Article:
Guarantor loans are designed for people with poor credit scores, and young people are often included in that category. They allow a friend or family member to guarantee the loan you apply for.
If you fail to keep up with repayments, your guarantor (the friend or family member) will be held responsible. They will need to have a good credit score and be deemed reliable enough to pay back the loan should you fail to do so.
Many young people ask their parents to be guarantors to help get approval. However, guarantor loans often have very high rates of interest, so do your research.
If you are a young person and have never had a credit card, and likely have never paid any household utility bills in your name, then there's a good chance that you have a very poor credit score.
Credit scores are based on your history of financial interactions. If you have paid back debts, including household utility bills, and have not missed payments, then you should have a good credit score.
Young people are also less likely to have a fixed residence. If you are regularly moving between student housing and your parents' then this could be another barrier to improving your credit score. Lenders want to see a fixed address that has the tenant registered on the electoral roll.
By registering to vote you confirm that the address you live in and put on the application is your permanent home.
Loan providers check your credit score to determine how much of a risk it might be to lend to you. The higher your score, the better your chances are of being approved, but for many young people a lower score is almost inevitable.
You should check your credit report to see what is holding back your score and what you can do to improve it.
Firstly, you can start by registering on the electoral roll at your address where you plan to apply for a loan. Secondly, if your landlord includes your bills in the rent, ask if they can put your name down on some of the bills.
Household utility bill payments on a contract appear on credit reports. You could be paying those bills all the time but it might be your landlord's name on the bills, so it would make no difference to your credit score.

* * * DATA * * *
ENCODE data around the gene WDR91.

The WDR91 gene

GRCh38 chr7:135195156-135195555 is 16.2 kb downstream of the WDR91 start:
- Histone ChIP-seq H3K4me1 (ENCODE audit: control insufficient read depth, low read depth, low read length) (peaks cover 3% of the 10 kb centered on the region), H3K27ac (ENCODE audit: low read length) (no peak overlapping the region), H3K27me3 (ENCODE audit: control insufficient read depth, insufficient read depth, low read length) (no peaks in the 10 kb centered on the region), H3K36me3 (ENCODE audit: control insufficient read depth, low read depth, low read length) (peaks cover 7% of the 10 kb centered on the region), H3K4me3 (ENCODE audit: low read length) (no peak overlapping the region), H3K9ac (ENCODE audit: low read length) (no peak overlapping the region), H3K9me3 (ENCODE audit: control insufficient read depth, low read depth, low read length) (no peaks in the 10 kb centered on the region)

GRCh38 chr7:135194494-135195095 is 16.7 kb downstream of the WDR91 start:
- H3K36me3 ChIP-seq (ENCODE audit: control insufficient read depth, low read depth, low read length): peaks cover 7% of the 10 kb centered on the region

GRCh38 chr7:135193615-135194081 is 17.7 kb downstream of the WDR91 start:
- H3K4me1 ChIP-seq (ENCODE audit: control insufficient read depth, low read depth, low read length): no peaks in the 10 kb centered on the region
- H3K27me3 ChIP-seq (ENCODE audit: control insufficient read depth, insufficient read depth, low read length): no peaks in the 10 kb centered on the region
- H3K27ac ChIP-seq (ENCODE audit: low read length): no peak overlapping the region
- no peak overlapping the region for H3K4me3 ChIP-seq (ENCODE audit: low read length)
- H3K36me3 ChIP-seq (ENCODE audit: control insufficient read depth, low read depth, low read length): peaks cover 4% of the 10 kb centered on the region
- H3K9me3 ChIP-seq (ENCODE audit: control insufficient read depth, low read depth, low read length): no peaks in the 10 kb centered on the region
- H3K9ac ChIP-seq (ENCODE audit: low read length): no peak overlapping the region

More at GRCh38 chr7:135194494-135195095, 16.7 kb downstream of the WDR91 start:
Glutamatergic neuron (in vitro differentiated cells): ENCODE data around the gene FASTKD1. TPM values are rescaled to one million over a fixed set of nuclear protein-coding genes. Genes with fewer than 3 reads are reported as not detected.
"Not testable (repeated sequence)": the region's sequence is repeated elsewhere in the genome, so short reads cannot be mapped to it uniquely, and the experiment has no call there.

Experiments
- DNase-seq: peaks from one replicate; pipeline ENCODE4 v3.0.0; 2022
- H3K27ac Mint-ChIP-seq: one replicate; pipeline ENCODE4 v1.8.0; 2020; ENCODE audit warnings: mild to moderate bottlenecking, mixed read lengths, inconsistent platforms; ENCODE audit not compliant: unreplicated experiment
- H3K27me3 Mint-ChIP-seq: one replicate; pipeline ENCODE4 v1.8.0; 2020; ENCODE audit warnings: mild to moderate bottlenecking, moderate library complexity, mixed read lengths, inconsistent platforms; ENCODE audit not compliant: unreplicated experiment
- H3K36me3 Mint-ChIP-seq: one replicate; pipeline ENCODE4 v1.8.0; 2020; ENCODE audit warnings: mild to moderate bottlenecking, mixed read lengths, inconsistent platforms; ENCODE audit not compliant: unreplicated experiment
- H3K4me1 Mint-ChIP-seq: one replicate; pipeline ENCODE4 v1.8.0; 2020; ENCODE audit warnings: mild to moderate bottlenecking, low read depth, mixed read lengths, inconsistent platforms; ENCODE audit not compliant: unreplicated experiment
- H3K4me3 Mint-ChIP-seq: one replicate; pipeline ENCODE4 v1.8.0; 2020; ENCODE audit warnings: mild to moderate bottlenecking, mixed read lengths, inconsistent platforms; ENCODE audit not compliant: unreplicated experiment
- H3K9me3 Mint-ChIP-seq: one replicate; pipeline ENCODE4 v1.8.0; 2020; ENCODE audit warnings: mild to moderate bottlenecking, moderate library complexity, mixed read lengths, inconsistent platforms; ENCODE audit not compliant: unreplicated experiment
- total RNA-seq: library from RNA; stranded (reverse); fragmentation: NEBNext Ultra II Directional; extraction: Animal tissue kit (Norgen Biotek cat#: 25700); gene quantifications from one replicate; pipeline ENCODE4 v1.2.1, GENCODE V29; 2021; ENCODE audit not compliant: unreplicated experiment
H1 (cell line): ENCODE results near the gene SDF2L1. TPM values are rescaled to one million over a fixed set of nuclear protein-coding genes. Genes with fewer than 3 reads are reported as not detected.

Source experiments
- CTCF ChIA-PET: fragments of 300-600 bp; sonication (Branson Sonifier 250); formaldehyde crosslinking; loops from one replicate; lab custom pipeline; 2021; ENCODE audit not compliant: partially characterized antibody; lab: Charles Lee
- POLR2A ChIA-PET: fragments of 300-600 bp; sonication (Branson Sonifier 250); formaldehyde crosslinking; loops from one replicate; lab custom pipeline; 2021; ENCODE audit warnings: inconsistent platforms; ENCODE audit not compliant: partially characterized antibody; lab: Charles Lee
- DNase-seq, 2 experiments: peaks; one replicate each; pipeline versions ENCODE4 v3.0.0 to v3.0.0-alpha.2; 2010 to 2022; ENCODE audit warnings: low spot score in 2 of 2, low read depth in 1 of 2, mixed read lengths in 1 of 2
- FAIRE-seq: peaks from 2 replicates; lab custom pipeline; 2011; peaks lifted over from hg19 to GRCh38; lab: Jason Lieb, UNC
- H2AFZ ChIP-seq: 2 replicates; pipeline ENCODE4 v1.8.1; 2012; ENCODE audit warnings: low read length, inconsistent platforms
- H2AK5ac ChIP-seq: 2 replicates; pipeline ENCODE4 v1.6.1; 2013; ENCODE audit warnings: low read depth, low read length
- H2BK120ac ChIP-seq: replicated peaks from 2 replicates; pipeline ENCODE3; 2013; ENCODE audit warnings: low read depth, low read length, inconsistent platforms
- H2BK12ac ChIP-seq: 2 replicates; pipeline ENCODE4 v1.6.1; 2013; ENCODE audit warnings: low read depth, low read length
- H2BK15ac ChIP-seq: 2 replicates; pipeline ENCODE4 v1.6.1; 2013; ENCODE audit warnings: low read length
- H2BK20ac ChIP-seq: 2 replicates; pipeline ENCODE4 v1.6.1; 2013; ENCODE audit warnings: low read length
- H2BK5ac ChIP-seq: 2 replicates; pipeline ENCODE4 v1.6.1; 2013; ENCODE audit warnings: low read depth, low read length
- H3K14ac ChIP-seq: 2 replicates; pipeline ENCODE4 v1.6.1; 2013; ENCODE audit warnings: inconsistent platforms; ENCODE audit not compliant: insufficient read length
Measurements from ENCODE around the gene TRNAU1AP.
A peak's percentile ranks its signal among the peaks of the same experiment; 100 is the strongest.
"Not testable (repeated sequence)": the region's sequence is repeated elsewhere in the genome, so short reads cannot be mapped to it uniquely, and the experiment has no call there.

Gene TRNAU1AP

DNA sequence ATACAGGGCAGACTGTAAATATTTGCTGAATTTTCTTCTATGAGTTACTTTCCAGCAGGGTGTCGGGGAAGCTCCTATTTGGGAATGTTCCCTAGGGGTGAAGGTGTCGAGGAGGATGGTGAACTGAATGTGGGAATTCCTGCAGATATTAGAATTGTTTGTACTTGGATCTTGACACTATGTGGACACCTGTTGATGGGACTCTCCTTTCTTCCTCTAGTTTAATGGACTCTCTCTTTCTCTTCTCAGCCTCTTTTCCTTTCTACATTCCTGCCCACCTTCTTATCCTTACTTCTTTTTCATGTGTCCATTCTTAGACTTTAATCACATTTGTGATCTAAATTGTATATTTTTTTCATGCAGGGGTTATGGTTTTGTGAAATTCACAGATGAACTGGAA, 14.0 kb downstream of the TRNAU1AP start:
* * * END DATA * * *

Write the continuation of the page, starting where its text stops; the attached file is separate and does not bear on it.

You can also build up your credit score by paying back any other debts, including a mobile phone contract or a credit card.
Credit cards are a flexible way of borrowing, but obviously you would not be able to get the amount of money you could get from a loan.
Many banks offer credit cards specifically for students, usually with a higher rate of interest, but they will be more understanding of a young person's circumstances.
There are also credit cards designed for people with bad credit. They are also known as credit builder credit cards, primarily because many young people take them out to help improve their credit score.
You can also speak to your bank about extending your overdraft and giving you more favourable conditions. Overdrafts can be expensive and restrictive, forcing you to pay back the money within just a few days. However, if you speak to your bank first, they might be able to make a special arrangement for you.
Some banks offer student overdrafts while you're studying, and you would only pay interest once you graduate. The interest can be expensive, so make sure you have plans in place to pay it back before the 0% interest deal ends.